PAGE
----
Speaking at a Beef + Lamb New Zealand beef-focused field day in North Canterbury, farm consultant Jamie Gordon says behind the farm-gate, an efficient beef value chain requires a low-cost, high fertility cow and progeny that grow consistently well from birth to slaughter.
“Growth from birth is important and has the largest impact on the value chain – provided fertility is maintained.”
He believes the future beef value chain needs to aim for 90-95% weaning and post-weaning growth rates of over 1kg per day through until slaughter. But this will require the best genetics and management.
Just increasing post-weaning growth rates from 0.57 to 0.71kg/day to achieve a 300kg carcase will save $166 per head in feed costs (valuing feed at $0.16/kg DM) which equates to $0.55/kg carcase.
Gordon believes there are two periods where opportunities to maximise growth rates are commonly missed, these are in early spring and in late January and February.
In early spring, animals are physiologically geared to grow really fast and while feed quality is never a problem at that time of year, feed quantity is often an issue.
Management strategies such as building pasture covers over autumn and winter will mean animals have sufficient feed to realise their spring growth potential.
“There are huge opportunities in that spring period.”
The next feed “hole” can occur in late summer and autumn when feed quality as well as quantity can be a problem.
Genetics is the other half of the beef efficiency equation and Gordon urges commercial breeders to make use of Estimated Breeding Values (EBVs) when selecting bulls.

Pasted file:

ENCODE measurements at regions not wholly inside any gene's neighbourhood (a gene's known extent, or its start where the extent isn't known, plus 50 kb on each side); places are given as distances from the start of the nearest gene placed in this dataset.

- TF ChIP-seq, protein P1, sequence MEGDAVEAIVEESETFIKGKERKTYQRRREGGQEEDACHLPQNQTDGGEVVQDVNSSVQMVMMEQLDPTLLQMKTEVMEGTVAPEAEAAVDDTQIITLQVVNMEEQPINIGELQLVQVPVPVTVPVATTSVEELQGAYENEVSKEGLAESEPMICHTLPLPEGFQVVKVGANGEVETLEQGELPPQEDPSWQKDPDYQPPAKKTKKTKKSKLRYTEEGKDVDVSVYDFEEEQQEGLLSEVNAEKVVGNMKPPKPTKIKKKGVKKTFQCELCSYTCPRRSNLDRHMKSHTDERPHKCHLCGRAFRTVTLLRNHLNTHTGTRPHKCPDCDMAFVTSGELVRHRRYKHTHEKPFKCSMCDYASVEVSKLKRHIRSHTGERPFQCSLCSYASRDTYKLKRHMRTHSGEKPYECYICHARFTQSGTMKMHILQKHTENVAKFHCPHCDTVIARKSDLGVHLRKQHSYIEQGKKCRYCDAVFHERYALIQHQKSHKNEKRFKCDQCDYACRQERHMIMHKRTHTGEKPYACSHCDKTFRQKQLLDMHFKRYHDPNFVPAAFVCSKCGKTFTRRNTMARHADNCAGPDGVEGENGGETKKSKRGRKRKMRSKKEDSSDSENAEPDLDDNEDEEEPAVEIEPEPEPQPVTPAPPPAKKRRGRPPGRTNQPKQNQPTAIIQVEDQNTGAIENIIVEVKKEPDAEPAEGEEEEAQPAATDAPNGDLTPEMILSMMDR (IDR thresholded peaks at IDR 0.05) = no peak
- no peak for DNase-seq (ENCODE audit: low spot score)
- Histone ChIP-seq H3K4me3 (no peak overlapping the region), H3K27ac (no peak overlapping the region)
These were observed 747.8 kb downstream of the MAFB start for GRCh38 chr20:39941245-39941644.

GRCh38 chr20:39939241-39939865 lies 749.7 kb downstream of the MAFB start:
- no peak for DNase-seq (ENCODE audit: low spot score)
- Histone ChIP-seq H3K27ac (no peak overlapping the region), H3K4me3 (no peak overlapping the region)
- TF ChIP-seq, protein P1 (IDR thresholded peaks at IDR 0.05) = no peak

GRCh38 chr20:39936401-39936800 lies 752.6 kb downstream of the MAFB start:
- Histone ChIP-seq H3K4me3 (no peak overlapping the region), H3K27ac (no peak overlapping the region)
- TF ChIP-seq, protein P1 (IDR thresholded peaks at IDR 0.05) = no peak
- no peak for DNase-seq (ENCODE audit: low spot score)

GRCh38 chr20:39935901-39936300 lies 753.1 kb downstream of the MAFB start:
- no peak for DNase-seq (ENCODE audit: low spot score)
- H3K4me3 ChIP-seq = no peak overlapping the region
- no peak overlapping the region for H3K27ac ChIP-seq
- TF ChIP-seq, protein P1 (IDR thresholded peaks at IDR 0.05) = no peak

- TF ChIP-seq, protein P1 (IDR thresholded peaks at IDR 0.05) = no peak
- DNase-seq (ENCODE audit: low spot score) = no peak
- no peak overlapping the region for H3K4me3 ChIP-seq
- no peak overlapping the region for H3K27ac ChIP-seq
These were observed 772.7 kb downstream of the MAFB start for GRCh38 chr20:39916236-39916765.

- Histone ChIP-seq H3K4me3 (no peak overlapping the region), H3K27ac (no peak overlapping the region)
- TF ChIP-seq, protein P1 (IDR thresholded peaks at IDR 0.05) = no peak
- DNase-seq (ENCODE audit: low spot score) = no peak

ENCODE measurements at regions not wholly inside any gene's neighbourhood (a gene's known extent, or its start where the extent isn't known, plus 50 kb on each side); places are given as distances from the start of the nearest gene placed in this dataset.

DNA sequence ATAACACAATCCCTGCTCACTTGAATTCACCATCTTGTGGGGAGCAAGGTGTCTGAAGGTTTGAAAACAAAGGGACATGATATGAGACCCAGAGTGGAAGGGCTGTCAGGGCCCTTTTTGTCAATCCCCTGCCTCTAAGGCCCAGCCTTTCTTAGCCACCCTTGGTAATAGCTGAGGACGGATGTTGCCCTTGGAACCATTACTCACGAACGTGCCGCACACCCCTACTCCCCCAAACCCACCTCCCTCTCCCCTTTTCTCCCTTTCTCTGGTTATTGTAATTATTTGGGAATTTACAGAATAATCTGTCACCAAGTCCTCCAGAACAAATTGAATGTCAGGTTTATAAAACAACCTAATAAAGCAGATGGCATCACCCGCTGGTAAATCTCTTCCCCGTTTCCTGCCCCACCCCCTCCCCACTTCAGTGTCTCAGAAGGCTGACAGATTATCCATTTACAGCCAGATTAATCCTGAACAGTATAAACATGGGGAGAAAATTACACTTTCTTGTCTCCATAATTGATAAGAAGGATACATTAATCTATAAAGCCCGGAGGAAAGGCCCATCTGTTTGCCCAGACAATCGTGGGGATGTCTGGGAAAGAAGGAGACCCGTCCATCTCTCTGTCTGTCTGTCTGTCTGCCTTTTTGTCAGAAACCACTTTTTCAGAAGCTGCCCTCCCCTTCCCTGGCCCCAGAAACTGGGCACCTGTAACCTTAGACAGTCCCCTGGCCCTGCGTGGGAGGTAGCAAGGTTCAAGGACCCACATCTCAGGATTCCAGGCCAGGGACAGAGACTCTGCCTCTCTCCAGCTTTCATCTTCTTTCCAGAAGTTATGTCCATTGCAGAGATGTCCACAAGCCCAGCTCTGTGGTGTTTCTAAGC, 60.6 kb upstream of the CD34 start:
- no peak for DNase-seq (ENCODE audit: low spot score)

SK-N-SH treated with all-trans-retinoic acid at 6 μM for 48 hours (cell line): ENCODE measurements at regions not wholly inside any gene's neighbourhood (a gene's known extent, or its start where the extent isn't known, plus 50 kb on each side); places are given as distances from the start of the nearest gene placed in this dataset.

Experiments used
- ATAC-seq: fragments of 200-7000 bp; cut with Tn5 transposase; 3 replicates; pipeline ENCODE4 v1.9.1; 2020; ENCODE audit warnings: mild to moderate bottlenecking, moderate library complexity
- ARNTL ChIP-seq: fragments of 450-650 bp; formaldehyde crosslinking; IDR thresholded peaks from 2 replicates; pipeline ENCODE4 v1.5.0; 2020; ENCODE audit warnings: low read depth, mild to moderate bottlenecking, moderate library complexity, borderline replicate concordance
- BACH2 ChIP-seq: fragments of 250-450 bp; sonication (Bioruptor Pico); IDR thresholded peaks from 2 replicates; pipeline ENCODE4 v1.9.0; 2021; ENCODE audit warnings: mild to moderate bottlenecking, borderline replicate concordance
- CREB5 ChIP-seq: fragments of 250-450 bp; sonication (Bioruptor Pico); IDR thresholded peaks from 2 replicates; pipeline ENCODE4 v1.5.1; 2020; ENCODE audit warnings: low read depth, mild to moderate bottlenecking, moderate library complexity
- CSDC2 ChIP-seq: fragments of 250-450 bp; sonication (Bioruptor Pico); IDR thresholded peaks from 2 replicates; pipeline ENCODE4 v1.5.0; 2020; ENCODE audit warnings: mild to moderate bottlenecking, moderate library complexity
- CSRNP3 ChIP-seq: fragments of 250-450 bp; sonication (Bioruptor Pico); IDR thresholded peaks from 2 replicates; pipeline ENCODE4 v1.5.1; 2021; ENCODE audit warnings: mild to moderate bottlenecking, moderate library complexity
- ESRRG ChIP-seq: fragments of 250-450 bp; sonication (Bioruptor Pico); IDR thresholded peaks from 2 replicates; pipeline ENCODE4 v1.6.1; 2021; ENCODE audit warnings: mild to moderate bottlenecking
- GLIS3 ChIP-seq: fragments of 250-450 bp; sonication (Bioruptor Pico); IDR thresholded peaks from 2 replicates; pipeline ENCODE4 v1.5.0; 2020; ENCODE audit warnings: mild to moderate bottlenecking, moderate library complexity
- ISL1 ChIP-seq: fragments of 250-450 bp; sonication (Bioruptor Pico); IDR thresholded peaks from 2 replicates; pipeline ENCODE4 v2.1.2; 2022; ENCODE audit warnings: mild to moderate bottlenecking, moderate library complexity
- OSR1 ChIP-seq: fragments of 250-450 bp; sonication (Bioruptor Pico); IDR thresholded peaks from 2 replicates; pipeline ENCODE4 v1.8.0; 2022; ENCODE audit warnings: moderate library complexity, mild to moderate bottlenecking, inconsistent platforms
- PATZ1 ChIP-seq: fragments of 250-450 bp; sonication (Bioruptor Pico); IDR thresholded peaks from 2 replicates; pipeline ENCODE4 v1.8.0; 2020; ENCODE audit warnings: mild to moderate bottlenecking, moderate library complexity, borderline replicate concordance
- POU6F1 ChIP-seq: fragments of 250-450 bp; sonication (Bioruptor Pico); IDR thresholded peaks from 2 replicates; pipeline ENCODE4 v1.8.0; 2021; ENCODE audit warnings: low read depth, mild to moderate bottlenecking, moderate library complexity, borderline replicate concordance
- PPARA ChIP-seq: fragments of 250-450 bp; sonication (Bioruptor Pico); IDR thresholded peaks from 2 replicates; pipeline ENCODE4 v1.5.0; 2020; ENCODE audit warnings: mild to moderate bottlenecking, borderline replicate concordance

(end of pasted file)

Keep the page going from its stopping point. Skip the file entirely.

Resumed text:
“They work and have proven their worth in livestock breeding programmes worldwide.”
EBVs enable a comparison to be made of the genetic potential of the breeding parents and eliminates the environmental differences between seed-stock suppliers.
A case study carried out on a large-scale beef finisher – finishing 1000 calves from 35 different lines – highlights the difference genetics make.
The top quartile of calves grew at 1.04kg/day over eight months while the bottom quartile – on exactly the same feed – grew at 0.83kg/day.
This meant the difference in returns between the top and bottom quartile was $150/head and this did not include the premium paid for early spring beef.
A competitive supply chain
While there has been a focus on finishing beef cattle before their second winter, Gordon points out that a 225kg calf in April, would need to grow at 0.97kg/day to reach a 300kgCW by the following March.
This would require the right mix of genetics and feeding- but it would make beef finishing competitive with other land uses.
Gordon says for the beef industry to be competitive, it needs to be competitive right across the value chain.
This means getting the right product to the right customers at the right time. It also requires both processing and on-farm efficiencies.
Beef cow efficiency must be measured through until slaughter – not just at calf weaning.To be competitive, Gordon believes the beef industry needs to source the best genetics regardless of whether they exist in New Zealand or need to be imported.
Find out more
Beef + Lamb New Zealand runs Better Beef Breeding workshops throughout the country to help commercial breeders select the most suitable genetics for their businesses. Check our events calendar for workshops near you or contact your regional B+LNZ extension manager for more information.